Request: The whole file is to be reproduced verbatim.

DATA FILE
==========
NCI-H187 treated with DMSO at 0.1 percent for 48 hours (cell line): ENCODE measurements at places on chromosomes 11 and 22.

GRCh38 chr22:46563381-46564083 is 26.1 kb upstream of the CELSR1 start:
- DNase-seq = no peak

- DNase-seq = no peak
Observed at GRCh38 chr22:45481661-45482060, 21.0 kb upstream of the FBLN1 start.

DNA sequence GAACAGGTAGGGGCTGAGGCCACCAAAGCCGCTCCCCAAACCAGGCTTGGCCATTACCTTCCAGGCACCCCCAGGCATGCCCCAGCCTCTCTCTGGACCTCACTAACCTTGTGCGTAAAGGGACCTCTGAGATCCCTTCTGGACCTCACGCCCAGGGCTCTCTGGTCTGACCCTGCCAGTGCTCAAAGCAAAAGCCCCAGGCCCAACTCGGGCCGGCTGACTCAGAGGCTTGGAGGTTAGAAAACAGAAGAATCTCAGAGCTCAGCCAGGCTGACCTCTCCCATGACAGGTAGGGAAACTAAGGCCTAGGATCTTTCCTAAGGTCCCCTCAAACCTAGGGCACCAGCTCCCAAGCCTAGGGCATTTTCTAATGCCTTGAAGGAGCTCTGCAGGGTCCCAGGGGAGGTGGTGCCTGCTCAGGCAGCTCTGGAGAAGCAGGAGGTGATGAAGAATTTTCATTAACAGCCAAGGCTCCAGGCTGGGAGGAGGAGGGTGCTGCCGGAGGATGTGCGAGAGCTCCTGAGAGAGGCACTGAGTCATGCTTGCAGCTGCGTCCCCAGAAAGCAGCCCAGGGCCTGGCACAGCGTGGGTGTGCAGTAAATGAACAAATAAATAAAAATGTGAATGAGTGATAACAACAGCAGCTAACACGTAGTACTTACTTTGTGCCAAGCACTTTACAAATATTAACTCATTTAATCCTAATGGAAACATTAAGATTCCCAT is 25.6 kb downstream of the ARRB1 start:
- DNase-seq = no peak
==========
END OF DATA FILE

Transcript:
NCI-H187 treated with DMSO at 0.1 percent for 48 hours (cell line): ENCODE measurements at places on chromosomes 11 and 22.

GRCh38 chr22:46563381-46564083 is 26.1 kb upstream of the CELSR1 start:
- DNase-seq = no peak

- DNase-seq = no peak
Observed at GRCh38 chr22:45481661-45482060, 21.0 kb upstream of the FBLN1 start.

DNA sequence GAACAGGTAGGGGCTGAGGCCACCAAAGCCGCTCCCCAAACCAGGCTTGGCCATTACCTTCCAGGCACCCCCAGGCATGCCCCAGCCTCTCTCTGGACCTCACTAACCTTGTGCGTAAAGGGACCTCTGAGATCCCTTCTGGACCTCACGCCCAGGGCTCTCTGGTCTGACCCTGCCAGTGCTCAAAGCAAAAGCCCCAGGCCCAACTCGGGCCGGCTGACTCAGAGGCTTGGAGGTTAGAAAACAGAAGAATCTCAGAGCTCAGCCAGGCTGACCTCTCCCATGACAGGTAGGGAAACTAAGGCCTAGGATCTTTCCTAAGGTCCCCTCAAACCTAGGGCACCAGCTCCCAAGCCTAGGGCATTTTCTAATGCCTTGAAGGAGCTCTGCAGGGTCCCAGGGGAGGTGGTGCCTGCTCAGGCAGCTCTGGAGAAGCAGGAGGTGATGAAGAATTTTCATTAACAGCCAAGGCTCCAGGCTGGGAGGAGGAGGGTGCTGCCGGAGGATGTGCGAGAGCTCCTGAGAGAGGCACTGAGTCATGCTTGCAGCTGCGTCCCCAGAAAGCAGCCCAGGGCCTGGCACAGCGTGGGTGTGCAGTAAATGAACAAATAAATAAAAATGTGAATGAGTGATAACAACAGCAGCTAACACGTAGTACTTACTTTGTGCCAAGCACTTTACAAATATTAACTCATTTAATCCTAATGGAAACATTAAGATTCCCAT is 25.6 kb downstream of the ARRB1 start:
- DNase-seq = no peak